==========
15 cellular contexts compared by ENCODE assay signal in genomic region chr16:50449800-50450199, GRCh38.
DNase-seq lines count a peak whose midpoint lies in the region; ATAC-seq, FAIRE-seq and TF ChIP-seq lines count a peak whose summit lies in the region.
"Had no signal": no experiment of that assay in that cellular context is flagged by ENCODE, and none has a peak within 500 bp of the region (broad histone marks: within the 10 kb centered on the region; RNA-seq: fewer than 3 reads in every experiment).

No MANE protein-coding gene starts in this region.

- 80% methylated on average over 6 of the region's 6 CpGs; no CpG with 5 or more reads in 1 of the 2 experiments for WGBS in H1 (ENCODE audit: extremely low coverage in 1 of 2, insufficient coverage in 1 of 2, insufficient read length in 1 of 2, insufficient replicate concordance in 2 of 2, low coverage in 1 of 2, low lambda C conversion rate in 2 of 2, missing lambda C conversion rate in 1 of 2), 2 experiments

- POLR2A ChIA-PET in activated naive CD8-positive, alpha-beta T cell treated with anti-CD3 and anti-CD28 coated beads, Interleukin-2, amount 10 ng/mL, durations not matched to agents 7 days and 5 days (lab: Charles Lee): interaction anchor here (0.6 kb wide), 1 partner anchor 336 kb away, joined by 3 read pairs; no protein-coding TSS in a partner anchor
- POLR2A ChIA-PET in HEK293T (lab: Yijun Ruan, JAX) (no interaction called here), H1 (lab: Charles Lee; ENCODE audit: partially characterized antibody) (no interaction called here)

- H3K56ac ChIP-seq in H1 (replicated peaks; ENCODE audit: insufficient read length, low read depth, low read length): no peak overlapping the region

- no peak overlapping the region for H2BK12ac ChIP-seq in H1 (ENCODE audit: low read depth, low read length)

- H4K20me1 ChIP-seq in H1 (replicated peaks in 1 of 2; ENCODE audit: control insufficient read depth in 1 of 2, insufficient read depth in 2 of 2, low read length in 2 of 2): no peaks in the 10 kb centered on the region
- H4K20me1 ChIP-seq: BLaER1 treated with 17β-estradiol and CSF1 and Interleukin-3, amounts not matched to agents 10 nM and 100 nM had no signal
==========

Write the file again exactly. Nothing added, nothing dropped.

15 cellular contexts compared by ENCODE assay signal in genomic region chr16:50449800-50450199, GRCh38.
DNase-seq lines count a peak whose midpoint lies in the region; ATAC-seq, FAIRE-seq and TF ChIP-seq lines count a peak whose summit lies in the region.
"Had no signal": no experiment of that assay in that cellular context is flagged by ENCODE, and none has a peak within 500 bp of the region (broad histone marks: within the 10 kb centered on the region; RNA-seq: fewer than 3 reads in every experiment).

No MANE protein-coding gene starts in this region.

- 80% methylated on average over 6 of the region's 6 CpGs; no CpG with 5 or more reads in 1 of the 2 experiments for WGBS in H1 (ENCODE audit: extremely low coverage in 1 of 2, insufficient coverage in 1 of 2, insufficient read length in 1 of 2, insufficient replicate concordance in 2 of 2, low coverage in 1 of 2, low lambda C conversion rate in 2 of 2, missing lambda C conversion rate in 1 of 2), 2 experiments

- POLR2A ChIA-PET in activated naive CD8-positive, alpha-beta T cell treated with anti-CD3 and anti-CD28 coated beads, Interleukin-2, amount 10 ng/mL, durations not matched to agents 7 days and 5 days (lab: Charles Lee): interaction anchor here (0.6 kb wide), 1 partner anchor 336 kb away, joined by 3 read pairs; no protein-coding TSS in a partner anchor
- POLR2A ChIA-PET in HEK293T (lab: Yijun Ruan, JAX) (no interaction called here), H1 (lab: Charles Lee; ENCODE audit: partially characterized antibody) (no interaction called here)

- H3K56ac ChIP-seq in H1 (replicated peaks; ENCODE audit: insufficient read length, low read depth, low read length): no peak overlapping the region

- no peak overlapping the region for H2BK12ac ChIP-seq in H1 (ENCODE audit: low read depth, low read length)

- H4K20me1 ChIP-seq in H1 (replicated peaks in 1 of 2; ENCODE audit: control insufficient read depth in 1 of 2, insufficient read depth in 2 of 2, low read length in 2 of 2): no peaks in the 10 kb centered on the region
- H4K20me1 ChIP-seq: BLaER1 treated with 17β-estradiol and CSF1 and Interleukin-3, amounts not matched to agents 10 nM and 100 nM had no signal